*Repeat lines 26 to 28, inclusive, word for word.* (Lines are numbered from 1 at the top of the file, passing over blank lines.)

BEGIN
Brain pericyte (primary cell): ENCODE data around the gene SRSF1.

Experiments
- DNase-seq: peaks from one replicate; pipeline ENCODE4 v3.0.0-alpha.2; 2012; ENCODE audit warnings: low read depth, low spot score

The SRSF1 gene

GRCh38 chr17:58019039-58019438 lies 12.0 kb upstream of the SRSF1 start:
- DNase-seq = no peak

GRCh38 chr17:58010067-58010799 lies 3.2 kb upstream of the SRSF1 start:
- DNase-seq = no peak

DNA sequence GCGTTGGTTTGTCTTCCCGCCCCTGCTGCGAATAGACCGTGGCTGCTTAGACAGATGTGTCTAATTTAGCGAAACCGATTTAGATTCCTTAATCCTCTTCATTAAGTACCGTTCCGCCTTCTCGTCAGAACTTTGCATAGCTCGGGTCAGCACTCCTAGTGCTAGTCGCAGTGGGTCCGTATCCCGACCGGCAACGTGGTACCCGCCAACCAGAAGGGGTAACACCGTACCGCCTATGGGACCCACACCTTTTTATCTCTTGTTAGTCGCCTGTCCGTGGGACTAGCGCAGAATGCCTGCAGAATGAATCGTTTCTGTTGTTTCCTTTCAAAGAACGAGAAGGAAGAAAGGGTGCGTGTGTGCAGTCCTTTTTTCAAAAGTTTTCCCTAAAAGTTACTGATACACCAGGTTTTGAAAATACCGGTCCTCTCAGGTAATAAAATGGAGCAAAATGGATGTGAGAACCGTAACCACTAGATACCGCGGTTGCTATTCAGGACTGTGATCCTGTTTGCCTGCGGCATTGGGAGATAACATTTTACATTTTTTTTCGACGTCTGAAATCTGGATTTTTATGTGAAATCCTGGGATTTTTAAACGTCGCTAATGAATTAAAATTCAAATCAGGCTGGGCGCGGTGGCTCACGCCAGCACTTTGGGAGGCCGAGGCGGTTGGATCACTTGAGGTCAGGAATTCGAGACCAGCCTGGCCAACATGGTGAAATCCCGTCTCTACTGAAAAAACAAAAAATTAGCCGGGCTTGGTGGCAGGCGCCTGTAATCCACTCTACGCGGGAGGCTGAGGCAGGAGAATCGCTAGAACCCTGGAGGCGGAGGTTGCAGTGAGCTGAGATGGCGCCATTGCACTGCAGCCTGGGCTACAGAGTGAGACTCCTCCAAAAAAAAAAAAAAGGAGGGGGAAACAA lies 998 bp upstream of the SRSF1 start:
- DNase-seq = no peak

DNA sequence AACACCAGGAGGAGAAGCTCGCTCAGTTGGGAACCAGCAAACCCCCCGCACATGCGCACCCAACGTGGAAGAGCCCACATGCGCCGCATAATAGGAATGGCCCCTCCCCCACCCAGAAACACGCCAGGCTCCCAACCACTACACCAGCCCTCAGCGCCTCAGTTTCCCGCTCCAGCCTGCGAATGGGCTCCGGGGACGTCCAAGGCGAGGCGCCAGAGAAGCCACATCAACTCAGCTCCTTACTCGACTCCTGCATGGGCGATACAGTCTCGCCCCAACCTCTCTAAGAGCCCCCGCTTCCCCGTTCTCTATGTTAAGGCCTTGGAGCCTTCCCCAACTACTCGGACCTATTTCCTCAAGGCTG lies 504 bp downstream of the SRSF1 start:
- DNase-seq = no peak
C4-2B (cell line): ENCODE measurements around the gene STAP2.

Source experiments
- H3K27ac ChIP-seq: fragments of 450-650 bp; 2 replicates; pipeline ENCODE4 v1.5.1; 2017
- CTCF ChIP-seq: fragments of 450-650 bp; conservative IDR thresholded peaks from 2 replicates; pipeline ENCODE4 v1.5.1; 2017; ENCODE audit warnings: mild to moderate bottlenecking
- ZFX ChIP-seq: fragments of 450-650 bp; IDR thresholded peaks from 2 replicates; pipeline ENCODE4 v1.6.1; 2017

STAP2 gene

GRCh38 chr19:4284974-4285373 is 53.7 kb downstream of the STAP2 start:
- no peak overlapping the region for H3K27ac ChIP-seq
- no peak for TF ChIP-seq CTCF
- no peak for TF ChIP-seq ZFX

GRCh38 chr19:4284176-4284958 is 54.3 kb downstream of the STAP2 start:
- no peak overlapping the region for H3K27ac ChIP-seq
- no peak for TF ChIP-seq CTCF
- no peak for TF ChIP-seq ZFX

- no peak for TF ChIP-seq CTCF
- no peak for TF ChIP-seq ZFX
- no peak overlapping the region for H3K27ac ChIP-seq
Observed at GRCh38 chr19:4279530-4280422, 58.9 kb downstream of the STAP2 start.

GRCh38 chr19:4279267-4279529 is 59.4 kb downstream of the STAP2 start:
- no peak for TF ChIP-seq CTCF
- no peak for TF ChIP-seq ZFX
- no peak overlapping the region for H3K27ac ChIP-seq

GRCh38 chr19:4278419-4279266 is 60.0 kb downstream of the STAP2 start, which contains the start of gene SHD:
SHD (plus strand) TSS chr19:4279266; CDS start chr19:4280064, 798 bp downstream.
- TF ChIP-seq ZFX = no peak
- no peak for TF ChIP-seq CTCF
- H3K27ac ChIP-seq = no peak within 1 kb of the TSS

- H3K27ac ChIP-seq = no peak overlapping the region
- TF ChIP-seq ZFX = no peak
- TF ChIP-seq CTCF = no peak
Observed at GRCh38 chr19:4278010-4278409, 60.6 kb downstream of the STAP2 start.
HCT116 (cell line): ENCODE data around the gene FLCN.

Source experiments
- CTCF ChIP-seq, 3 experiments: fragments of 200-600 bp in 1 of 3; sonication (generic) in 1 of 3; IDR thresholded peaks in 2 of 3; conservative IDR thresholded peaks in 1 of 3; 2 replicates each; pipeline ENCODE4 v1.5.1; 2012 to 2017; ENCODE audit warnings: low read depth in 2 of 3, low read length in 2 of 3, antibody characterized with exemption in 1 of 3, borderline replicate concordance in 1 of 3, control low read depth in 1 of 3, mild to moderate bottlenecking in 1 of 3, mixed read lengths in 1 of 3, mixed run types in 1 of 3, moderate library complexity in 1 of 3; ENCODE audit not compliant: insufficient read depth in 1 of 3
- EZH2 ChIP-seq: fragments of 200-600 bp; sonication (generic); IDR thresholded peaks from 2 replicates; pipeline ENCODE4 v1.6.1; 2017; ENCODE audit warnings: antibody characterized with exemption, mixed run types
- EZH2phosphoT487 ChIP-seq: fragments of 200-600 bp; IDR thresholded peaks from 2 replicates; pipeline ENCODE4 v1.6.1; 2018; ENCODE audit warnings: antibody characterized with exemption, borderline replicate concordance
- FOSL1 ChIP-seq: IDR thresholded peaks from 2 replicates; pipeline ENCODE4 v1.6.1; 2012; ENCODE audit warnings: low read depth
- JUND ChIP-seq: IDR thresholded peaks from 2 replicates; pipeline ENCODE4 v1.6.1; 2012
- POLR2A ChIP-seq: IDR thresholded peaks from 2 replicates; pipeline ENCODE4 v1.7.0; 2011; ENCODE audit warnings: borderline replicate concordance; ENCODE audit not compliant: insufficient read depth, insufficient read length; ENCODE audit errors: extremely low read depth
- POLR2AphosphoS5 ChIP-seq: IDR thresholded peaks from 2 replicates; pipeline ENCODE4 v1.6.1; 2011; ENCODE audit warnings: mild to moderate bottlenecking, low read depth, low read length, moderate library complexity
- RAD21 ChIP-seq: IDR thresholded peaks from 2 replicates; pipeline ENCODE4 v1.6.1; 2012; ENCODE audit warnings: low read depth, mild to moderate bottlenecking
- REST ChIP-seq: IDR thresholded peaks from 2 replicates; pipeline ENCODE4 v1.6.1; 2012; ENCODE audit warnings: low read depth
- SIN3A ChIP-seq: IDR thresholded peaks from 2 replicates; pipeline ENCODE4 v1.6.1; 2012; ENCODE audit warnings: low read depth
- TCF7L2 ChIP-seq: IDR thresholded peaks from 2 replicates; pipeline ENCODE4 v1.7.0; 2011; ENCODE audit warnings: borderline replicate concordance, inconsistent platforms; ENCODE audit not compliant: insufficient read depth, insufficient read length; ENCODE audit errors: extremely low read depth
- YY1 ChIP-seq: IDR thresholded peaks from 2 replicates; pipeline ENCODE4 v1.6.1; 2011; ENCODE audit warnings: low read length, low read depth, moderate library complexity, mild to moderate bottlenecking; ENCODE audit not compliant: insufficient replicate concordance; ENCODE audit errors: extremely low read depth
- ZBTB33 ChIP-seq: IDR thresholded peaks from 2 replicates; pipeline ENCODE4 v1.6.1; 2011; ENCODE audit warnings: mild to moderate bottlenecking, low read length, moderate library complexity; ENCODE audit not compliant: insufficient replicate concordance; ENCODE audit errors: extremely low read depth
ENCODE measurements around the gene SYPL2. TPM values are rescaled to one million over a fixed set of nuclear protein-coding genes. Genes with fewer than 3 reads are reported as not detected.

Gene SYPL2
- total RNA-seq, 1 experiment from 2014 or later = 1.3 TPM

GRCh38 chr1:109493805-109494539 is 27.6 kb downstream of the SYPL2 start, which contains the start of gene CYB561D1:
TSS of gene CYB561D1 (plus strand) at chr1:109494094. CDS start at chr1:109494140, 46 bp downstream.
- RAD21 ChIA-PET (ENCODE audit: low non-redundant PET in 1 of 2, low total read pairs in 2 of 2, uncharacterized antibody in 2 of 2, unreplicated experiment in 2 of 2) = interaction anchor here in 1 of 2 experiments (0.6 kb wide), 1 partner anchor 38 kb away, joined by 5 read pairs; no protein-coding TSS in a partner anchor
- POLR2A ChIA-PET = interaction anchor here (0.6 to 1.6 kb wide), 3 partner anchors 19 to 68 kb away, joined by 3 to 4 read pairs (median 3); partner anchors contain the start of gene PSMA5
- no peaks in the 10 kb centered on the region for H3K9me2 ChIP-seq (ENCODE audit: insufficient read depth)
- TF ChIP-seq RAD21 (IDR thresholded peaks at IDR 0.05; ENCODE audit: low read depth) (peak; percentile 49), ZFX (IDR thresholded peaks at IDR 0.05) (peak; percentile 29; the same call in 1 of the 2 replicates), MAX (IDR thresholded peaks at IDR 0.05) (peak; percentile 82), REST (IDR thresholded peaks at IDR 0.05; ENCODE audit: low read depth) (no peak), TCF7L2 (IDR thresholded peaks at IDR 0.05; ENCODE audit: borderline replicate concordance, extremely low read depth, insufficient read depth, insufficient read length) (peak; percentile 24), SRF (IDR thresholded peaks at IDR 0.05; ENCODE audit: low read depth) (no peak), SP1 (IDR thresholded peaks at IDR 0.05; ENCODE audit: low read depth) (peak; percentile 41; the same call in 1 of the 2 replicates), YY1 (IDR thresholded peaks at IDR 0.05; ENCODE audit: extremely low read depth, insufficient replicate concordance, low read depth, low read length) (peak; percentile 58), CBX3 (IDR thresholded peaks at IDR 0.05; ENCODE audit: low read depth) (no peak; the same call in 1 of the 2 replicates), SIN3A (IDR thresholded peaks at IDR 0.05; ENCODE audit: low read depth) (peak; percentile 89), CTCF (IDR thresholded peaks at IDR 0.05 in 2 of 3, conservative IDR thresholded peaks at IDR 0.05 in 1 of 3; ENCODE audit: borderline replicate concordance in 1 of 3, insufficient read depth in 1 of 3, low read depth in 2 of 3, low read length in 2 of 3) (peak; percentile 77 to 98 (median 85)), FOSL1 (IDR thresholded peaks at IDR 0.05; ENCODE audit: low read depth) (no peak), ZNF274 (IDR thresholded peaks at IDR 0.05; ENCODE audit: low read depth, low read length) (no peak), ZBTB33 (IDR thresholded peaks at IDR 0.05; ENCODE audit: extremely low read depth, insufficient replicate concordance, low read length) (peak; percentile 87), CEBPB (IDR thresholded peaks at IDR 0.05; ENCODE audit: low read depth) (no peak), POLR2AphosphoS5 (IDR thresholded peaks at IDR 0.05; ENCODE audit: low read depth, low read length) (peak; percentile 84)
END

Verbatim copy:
- no peak for TF ChIP-seq ZFX

- no peak for TF ChIP-seq CTCF
- no peak for TF ChIP-seq ZFX